TT: Again, each of the characters in these stories has their own strengths and failings. Keeping these characters and their personalities in mind, I wanted to draw out the most acute aspects of who they were, and I waited until I found a circumstance to put them in that would best evoke their mortality and individual point of view. I also wanted the book’s stories to have a dark sense of humor as well as a bit of a slapstick quality—humor and slapstick being about surprises, and surprises being what I most wanted these stories to deliver.
I believe that the circumstances and driving aspects of a story can be a metaphor for the story’s protagonist as well. In writing these stories, I waited to find just the right match between character and circumstance. When I found it, a lot of the rest of the writing took care of itself.
AC: Building on the previous question, is the short story your favorite form? At any point in time, did you think you might try to write a novel about this family?
TT: Yes, I like writing short stories most of all. The time frame for writing a short story can give you a more immediate payoff (if by ‘immediate’ you think in terms of the couple of months it can take to write and polish a story, as opposed to the couple of years it can take to write a novel). I’m impatient and tend to lose focus if I work on one single thing for longer than a few months. Short stories allow me to make something good out of that failing of mine. Though I might have tried to write a novel about the Santorellis, writing about them in the short story form not only felt like the right way to do it, but I also think it best suited my talents.
I wanted to help the reader to feel what it might be like to be inside the heads of these characters as they experience the world in their own peculiar ways.
Contradicting the above just a bit, I should add that despite my love of short stories. I have managed to write one pretty good novel, as well as a novella that I’m fond of (if anyone out there would like to read them, feel free to get in touch with me). I’ve also recently finished the first three chapters of a longer work (I don’t want to jinx it yet by calling it a novel). That said, short stories are my go-to form, and I have another full collection I’ve just finished. They give me a more immediate feeling of satisfaction and accomplishment that none of the longer forms offer.
AC: I learned from your bio that you’re also a trained actor. Has a foundation in acting been helpful to you as a fiction writer? If so, how?
TT: Absolutely. In fact, my writing career started with me writing plays and sketches for performances in small venues around New York City. It was only when I got tired of having to find people to perform my work (not to mention places to have it performed) that I turned to fiction. Once I did, I found that it was the form I had been meant to write all along.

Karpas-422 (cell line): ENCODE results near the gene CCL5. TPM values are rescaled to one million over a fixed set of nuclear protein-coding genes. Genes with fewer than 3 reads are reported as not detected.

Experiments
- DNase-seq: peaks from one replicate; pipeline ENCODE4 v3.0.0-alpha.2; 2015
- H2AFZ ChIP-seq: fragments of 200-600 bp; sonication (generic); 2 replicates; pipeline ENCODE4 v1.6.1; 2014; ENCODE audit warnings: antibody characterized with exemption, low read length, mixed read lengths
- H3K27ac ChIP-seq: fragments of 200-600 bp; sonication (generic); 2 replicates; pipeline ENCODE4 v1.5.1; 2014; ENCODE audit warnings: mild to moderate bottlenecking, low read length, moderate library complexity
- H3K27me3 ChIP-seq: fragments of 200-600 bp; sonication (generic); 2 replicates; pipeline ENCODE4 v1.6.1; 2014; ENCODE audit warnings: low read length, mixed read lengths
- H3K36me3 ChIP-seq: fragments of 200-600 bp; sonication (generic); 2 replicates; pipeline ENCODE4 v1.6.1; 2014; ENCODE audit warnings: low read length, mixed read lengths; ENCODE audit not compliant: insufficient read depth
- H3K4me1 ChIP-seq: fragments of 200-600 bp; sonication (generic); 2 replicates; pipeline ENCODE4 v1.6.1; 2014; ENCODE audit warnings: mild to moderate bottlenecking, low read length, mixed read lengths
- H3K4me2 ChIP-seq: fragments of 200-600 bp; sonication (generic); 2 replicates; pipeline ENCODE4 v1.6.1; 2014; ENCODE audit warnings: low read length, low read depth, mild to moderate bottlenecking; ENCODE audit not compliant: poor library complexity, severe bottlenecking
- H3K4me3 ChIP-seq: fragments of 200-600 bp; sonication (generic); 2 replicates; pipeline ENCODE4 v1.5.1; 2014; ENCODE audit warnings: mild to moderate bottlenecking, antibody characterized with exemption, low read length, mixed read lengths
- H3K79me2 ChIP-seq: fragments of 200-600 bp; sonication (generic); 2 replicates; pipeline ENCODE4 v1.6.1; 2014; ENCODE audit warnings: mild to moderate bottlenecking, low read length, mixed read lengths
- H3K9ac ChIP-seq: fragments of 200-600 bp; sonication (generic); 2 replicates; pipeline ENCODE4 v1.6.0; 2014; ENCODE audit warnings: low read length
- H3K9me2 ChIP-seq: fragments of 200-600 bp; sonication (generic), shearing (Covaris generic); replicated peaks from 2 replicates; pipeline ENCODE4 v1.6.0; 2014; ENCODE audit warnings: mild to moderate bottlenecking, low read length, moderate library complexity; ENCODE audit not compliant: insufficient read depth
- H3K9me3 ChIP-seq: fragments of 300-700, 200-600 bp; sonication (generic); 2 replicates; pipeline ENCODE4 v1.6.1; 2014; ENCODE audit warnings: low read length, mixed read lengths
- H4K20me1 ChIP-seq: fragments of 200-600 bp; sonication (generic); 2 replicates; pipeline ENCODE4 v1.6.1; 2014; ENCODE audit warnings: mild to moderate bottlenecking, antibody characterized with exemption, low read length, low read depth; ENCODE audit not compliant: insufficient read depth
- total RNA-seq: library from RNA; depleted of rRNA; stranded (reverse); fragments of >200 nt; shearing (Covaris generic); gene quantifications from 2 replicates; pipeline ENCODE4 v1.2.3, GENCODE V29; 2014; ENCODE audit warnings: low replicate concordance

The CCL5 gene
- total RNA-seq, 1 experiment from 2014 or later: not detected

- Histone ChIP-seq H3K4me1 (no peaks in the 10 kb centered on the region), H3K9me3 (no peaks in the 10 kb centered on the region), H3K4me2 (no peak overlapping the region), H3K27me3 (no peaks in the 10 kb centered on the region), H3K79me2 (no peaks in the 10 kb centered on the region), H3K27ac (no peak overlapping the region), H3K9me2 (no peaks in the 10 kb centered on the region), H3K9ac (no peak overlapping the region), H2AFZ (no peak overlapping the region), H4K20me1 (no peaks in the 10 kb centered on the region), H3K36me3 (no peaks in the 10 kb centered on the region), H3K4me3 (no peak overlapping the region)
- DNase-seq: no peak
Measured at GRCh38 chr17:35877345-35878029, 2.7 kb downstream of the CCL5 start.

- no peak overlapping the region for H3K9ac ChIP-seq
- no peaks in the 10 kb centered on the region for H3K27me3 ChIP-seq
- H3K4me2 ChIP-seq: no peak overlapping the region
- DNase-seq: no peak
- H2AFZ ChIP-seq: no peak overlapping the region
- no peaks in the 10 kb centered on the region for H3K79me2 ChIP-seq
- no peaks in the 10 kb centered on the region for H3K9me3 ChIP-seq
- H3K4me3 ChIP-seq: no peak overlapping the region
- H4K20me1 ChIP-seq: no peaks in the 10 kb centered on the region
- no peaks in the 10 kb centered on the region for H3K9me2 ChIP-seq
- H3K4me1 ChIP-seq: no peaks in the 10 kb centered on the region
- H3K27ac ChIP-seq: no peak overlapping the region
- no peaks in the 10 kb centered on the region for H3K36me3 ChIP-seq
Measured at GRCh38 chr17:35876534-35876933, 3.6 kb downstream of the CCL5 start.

When it comes to writing fiction, my acting training has been undeniably helpful in a couple of critical ways. First, being an actor, you learn to break down a script and understand a character’s and a play’s objectives, beats and actions. In short, you learn to parse dramatic structure, which is table-stakes for writing any good piece of fiction. Second, many good fiction writers fall short when it comes to writing dialogue. Because I was an actor and was taught to find a way to think and speak like whatever character I was playing, I can more easily put myself into the role of the characters I’m writing. Hence, the dialogue I put into their mouths will more often ring true because I find myself – quite literally – speaking it first in their voice before I write it down.
AC: You’re very skilled at conveying background information with a single sentence or short paragraph. There are many examples throughout the book, but I loved this sentence in “The Great Dream,” in which you wrote of the character Vittorio, “The donkey his father used to make a living ate better than he and his brothers did.” Can you share insights on finding just the right words to convey an entire way of life like that?
Keeping these characters and their personalities in mind, I wanted to draw out the most acute aspects of who they were, and I waited until I found a circumstance to put them in that would best evoke their mortality and individual point of view.
TT: I’m not sure there are any insights I can share here. All I can say is that you have to find a way to become receptive and very loose in your mind and body when you write. You need to open the pathways to let in those words and phrases that, when you look at them again, make you feel as if they came from somewhere outside yourself. There’s a physiological feeling I get when the right words, conveying just what I want to say, come to me. It’s a sort of frisson that ripples through my mind and when it does, I know I nailed it. Even though I may not know where it came from or if I’ll ever be able to do it that well again.
AC: These stories are gritty and realistic; we recognize the messiness of humanity in them right away. Yet two of the stories, “Little Man” and “The Son of the Sheik,” contain fabulist or supernatural elements, and you seem comfortable in that realm as well. Can you talk about those two stories in particular, as far as their departure from strict realism?